House of Commons Hansard #49 of the 41st Parliament, 1st Session. (The original version is on Parliament's site.) The word of the day was grain.

Topics

Motions in Amendment
Marketing Freedom for Grain Farmers Act
Government Orders

10:40 a.m.

Green

Elizabeth May Saanich—Gulf Islands, BC

Madam Speaker, I hear from farmers on this issue because we have spoken out on it. I hear from farmers who want to keep the Wheat Board and I hear from farmers who do not. I hear from farmers who voted Conservative and believed they would have a vote in a plebiscite before the Wheat Board would be dismantled as a single desk system.

We also know that farmers desperately need better rail transit and better transportation routes. We need to think holistically about what farmers need. I do not believe they need Bill C-18.

Motions in Amendment
Marketing Freedom for Grain Farmers Act
Government Orders

10:45 a.m.

Cypress Hills—Grasslands
Saskatchewan

Conservative

David Anderson Parliamentary Secretary to the Minister of Natural Resources and for the Canadian Wheat Board

Madam Speaker, it is great to be back to speak to the bill again.

I would like to inform the House and Canadians that farmers will have a choice. The opposition wants to give them a choice and we want to as well. They will have a choice between a voluntary wheat board, which the government is supporting, and their own decisions about marketing their own grain.

That is a good balance. That is the balance that the member for Saanich—Gulf Islands should be supporting. If the opposition were reasonable on this, it would support that as well.

I want to point out that the Conservative Party will not be supporting any of the amendments that have been moved by the opposition today. Unfortunately, as they did at committee, we believe opposition members are playing games with the future of the grain industry in western Canada, trying to delay this legislation and trying to create instability in western Canada.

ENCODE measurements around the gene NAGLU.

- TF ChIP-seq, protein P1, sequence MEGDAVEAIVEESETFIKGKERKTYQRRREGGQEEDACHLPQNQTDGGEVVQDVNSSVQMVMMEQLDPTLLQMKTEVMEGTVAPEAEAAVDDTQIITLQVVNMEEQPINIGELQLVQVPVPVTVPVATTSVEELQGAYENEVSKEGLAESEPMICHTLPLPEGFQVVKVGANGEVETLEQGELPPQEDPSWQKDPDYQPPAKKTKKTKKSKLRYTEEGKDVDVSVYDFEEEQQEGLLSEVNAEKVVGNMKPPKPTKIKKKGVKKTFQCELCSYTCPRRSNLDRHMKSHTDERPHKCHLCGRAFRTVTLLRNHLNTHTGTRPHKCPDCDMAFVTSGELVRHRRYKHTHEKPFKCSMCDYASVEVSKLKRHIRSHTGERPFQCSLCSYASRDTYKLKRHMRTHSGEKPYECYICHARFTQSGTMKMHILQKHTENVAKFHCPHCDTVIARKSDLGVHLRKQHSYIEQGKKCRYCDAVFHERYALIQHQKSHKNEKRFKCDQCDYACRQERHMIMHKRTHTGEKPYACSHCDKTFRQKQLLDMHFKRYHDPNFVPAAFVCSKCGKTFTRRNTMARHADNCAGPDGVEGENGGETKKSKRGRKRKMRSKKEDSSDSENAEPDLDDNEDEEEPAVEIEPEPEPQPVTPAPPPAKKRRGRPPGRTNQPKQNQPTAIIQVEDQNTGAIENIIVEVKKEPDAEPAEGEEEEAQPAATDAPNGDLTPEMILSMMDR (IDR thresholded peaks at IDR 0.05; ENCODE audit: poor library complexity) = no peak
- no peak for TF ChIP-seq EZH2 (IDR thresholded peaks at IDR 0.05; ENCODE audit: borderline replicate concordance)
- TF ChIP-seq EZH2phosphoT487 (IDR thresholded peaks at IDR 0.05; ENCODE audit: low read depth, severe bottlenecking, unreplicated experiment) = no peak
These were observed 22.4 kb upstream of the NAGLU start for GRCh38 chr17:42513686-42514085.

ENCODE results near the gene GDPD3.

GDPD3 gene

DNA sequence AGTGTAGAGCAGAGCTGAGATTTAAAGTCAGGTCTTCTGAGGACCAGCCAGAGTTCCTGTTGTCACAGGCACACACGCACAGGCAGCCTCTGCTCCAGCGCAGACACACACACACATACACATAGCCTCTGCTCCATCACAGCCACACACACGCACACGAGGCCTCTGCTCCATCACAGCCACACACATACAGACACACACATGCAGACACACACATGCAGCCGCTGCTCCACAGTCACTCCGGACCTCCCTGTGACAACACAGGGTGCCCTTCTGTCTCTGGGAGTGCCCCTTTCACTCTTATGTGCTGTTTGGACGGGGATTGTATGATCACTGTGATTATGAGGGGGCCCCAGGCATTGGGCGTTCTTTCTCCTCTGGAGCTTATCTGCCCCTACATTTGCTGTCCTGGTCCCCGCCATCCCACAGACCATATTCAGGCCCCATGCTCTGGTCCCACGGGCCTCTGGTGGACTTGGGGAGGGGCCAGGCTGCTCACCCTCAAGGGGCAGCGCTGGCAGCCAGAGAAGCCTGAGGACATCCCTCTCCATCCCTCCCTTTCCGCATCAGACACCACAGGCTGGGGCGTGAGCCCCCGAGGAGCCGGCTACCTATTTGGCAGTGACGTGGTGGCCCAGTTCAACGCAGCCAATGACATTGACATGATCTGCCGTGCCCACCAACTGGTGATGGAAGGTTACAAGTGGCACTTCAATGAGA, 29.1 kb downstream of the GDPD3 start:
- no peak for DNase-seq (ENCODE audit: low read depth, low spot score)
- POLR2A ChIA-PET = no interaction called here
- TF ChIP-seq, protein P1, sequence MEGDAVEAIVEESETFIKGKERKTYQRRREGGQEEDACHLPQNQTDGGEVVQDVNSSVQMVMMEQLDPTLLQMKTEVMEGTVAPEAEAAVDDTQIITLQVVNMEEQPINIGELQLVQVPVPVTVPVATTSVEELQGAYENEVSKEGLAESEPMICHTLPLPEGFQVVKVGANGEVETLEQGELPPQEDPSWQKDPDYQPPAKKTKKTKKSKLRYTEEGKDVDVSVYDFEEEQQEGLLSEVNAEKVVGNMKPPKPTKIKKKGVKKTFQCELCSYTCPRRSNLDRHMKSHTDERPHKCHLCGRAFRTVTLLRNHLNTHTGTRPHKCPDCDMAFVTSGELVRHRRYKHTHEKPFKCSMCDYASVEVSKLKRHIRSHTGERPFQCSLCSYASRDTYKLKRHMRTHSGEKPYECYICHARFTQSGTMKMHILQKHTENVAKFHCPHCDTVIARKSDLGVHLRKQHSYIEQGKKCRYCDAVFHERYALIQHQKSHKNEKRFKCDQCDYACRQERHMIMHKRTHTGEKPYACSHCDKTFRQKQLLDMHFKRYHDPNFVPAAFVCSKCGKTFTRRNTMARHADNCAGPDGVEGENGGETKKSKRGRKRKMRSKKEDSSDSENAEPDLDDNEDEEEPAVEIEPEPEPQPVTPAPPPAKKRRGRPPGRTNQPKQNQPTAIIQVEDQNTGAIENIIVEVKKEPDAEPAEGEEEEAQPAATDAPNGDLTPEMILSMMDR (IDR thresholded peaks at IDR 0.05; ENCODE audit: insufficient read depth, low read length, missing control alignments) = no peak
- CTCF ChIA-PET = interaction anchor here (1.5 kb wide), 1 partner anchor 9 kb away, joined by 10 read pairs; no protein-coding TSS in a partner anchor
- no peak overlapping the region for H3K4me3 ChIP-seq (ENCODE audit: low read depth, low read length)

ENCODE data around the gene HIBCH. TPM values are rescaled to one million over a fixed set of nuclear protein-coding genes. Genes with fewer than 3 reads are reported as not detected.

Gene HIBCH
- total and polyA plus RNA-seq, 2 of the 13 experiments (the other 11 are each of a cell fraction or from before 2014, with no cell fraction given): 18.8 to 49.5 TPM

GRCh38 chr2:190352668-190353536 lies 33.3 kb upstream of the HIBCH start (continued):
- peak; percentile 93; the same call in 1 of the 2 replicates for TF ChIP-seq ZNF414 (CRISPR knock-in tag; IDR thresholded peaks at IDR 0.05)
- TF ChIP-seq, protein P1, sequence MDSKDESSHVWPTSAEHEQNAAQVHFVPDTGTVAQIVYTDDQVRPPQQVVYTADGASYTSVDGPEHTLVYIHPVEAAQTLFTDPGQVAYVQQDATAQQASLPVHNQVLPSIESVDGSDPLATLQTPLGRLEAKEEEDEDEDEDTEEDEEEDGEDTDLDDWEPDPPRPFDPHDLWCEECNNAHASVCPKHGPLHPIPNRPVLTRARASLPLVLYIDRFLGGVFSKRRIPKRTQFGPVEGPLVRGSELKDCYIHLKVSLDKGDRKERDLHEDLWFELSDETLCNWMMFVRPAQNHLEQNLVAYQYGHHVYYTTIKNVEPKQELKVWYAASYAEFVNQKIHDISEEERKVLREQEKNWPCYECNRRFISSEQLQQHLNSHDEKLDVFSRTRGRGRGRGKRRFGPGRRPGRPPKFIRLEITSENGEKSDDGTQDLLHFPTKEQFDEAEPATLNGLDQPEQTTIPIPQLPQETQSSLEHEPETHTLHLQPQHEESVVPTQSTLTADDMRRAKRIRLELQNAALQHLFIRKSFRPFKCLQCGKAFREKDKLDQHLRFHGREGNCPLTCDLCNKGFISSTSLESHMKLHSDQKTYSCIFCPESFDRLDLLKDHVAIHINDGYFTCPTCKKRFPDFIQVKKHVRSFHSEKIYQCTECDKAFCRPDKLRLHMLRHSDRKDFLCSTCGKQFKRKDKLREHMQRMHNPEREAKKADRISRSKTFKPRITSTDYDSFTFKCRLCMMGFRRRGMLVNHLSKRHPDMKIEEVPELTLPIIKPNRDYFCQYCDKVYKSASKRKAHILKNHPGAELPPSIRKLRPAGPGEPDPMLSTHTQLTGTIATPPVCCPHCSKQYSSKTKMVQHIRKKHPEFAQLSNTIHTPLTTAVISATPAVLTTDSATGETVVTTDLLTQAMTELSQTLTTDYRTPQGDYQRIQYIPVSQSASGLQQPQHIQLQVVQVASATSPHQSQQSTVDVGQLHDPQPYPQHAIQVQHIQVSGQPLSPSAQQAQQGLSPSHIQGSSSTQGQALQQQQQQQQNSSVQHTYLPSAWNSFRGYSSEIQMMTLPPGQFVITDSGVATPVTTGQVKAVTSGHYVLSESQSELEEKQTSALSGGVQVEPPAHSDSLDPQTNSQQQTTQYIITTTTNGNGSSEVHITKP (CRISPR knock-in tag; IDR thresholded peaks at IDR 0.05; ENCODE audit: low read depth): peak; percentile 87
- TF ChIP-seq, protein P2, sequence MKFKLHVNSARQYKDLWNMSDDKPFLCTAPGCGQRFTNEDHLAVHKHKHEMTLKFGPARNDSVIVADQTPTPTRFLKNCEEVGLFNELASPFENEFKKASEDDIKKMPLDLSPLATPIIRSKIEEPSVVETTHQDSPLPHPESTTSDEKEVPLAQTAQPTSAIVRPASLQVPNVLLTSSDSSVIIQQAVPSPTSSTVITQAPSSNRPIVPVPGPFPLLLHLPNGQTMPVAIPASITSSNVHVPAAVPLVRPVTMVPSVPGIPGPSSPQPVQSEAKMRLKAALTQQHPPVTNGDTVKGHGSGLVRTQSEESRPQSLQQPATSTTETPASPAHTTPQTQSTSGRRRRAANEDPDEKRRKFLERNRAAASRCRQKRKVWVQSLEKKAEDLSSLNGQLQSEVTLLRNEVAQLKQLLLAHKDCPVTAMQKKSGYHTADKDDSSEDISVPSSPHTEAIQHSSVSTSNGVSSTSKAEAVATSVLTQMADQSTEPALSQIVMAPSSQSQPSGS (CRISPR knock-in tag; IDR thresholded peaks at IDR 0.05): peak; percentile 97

I note that the member for Winnipeg Centre was complaining about committee and the times that were given to it. The reality is that he left early on two of the three nights and the third night we finished early because it was agreed that we had heard the witnesses and so could move on. It is interesting that he would complain about the committee process when he did not engage in a good part of it.

These amendments have been made to scuttle any--

Motions in Amendment
Marketing Freedom for Grain Farmers Act
Government Orders

10:45 a.m.

NDP

Don Davies Vancouver Kingsway, BC

Madam Speaker, I rise on a point of order.

I apologize for interrupting my hon. colleague's speech, but it is a parliamentary rule in the House not to comment on the absence of someone in the House. I wonder if that rule also applies to committee, because my hon. colleague just pointed out that someone was absent from committee. I may be mistaken, but I would like to raise that point and get your ruling, Madam Speaker.

Motions in Amendment
Marketing Freedom for Grain Farmers Act
Government Orders

10:45 a.m.

NDP

The Deputy Speaker Denise Savoie

I thank the hon. member. It is not permitted to mention the presence or the absence of members.

The hon. Parliamentary Secretary to the Minister of Natural Resources and for the Canadian Wheat Board.

Motions in Amendment
Marketing Freedom for Grain Farmers Act
Government Orders

10:45 a.m.

Conservative

David Anderson Cypress Hills—Grasslands, SK

Madam Speaker, I hope I am not taking any time here, but I would not comment on the member's absence in the House. That is not what I was doing. I was talking about committee. I believe we are able to do that, but I stand to be corrected.

This argument probably will get stranger than even this morning when the Liberals speak. They have come up with some tinfoil hat conspiracy about the contingency fund, which is a very strange argument. The reality is the board asked us to increase the contingency fund.